instead of saying its gods and whatnot bringing this down on us, let’s blame the actual source: climate change brought on by unsustainable capitalistic structures.

While I definitely feel like Dad’s coming through in terms of ‘less static’ when communicating and a resonant vibe for these times, I don’t feel like He’s involved in the sense of being the one to blame as the origin point. I don’t want to knock anyone turning to their deities as a coping mechanism because that’s a human thing to do, but I’m uninvested in the idea – or the hope – of divine intervention. Personally, it just edges a little too close to certain Protestant Xtians calling one natural disaster after another a sign from their deity that the world needs to repent, turn away from its ‘sinful’ ways, and the disaster could be diverted. I can understand that it’s terrifying to be met with the prospect of living right by your deity being irrelevant right now, but I like TTR’s phrasing that the coronavirus simply is.

Or to put this another way for the Heathens, Asatruar, and related Pagans who don’t like associating with certain deities they think may (or will) influence the end times: I don’t think Fenrir set the coronavirus loose as a means of bringing about Ragnarok. I don’t think Jormundgand, Loki, Hela, or really, any particular deity did. Is it possible that you’re upset that one of your deities didn’t warn you, or you think Someone is spinning the pandemic to Their advantage? I don’t get all up in Otherworldly politics, I don’t do the oracle thing, and I don’t think it makes a difference if someone expected divine protection because of whatever personal reason they had. The pandemic is here, and we humans have to figure some of this shit out on our own.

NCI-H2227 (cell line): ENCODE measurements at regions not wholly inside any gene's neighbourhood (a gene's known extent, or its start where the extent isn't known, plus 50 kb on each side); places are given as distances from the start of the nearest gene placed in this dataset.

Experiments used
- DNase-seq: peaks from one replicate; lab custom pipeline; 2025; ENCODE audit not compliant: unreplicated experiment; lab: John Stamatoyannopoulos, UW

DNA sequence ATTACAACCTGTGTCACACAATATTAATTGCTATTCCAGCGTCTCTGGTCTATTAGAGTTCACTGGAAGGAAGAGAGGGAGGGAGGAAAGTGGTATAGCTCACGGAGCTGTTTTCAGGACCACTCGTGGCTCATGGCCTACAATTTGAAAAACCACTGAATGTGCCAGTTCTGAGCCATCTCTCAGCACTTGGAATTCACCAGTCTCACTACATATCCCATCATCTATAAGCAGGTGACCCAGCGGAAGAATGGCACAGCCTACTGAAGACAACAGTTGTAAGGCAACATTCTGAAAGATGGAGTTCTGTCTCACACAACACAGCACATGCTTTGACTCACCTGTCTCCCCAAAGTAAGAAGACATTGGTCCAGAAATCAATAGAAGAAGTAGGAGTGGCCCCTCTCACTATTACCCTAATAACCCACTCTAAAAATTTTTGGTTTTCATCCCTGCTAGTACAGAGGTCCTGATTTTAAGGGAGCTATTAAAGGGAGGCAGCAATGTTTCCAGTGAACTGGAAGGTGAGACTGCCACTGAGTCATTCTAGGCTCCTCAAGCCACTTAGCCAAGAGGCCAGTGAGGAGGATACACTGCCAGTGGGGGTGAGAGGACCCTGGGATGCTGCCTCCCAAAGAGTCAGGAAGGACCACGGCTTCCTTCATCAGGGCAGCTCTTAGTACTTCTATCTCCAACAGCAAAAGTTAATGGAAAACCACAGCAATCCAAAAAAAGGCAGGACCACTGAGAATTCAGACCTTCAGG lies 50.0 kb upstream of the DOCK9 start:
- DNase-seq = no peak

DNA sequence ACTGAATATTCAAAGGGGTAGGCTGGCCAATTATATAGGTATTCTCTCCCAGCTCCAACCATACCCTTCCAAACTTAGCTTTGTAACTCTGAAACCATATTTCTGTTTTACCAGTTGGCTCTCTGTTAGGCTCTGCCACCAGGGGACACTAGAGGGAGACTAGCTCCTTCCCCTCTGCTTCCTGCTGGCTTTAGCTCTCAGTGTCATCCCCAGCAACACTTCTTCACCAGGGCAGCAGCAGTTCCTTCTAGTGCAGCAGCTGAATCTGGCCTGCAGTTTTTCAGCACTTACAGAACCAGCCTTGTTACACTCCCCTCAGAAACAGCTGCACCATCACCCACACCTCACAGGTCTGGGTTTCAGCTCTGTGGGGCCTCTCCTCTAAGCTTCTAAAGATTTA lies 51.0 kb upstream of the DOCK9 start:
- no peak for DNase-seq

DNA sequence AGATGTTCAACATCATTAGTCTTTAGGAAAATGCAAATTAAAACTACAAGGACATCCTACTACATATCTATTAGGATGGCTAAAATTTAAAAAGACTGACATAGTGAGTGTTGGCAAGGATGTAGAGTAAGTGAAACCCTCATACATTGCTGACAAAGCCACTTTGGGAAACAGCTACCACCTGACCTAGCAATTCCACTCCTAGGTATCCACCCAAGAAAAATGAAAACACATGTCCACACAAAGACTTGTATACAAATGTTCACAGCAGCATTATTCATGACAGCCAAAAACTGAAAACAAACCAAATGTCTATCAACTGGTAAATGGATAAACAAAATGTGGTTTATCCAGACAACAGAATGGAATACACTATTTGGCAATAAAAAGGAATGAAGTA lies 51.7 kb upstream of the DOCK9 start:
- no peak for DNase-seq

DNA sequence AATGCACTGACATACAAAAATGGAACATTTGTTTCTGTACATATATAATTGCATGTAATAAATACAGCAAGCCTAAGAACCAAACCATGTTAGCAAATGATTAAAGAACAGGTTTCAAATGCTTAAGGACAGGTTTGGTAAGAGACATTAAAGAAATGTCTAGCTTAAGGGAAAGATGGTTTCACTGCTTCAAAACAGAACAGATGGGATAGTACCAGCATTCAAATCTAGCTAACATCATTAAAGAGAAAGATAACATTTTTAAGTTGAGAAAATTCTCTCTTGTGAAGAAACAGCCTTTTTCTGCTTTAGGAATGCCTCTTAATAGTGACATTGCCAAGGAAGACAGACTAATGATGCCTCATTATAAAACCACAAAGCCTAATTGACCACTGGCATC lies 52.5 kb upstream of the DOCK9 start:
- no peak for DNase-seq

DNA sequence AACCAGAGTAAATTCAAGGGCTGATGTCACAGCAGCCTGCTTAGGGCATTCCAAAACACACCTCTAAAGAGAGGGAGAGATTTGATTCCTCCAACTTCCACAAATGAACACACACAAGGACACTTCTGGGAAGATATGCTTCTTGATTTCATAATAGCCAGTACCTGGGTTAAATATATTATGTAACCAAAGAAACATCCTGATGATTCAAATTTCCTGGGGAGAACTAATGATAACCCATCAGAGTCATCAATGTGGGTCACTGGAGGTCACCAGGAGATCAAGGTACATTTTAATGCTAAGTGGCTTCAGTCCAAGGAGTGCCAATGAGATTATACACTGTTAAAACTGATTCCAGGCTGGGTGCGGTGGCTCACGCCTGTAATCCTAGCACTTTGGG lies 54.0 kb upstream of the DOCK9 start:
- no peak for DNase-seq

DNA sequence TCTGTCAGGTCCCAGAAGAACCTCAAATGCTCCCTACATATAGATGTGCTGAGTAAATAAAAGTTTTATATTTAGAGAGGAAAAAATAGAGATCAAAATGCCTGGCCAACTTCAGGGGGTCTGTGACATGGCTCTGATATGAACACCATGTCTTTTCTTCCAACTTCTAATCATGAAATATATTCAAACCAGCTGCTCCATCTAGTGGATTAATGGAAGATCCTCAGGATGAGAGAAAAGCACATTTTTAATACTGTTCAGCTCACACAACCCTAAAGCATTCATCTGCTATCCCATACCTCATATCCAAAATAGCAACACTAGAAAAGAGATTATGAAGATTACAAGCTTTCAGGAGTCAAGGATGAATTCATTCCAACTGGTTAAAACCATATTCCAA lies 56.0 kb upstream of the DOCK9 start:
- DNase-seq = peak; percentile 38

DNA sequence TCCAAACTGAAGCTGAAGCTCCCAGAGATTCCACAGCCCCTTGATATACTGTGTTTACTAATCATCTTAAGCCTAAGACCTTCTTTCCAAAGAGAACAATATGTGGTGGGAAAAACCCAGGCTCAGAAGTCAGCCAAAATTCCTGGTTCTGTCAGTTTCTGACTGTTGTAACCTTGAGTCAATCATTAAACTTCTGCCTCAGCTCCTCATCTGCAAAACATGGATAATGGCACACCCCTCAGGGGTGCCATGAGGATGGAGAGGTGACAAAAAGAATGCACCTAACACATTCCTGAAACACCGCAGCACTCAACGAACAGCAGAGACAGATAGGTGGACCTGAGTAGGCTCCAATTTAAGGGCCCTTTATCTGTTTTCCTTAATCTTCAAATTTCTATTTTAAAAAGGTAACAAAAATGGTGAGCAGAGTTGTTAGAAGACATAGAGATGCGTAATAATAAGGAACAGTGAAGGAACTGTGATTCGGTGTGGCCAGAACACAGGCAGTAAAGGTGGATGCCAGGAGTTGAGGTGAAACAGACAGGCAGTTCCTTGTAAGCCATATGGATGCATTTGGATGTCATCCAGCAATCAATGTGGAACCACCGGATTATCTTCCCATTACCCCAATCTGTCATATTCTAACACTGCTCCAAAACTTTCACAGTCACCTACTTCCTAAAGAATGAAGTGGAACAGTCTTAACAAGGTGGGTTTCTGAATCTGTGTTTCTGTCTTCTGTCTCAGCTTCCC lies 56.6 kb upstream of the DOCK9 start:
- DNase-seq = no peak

After writing all that, I can’t deny that I sometimes get a ping of feeling like something is rather Fenrir-esque. The societal paralysis and the lockdown in March and April reminded me of the sword and anchor point. While the telling of Fenrir’s Binding focuses on Gleipnir itself, there’s also the little detail of a sword being plunged through His tongue and anchoring His jaw to a stone. Y’know, to really make sure He doesn’t move. (I don’t view quarantine measures as being equivalent to Him being Bound, but that’s more because I view Fenrir’s state as being similar to solitary confinement in prison, which is not the same as sheltering in place.) The [US] government (in)action, the economic effects (I’m not sure if it’s an official recession), and the societal unrest as Destruction (or the ending of an old system that doesn’t work) feel like some sort of Fenrir vibe.

Aside: Literal destruction also seems up His alley, too. My gut impression says that Loki fits with planned destruction and having some sort of strategy, while Fenrir fits with destruction as a means of releasing rage and pent-up emotions. However, that’s definitely an unverified personal hunch on my part.

I don’t really have a definite ending, and I suspect that my interpretation of some of these associations may change as the pandemic progresses, a vaccine rolls out, and we leave this fake ‘back to normal’ stage of denying the pandemic is still ongoing. That seems a bit of a downer to end on though, so here’s a throwback:

May you never howl alone.

Corona-Blogging 3

I’ve mostly done behind-the-scenes stuff this month {written for May 2020, but posted in June}. In no particular order: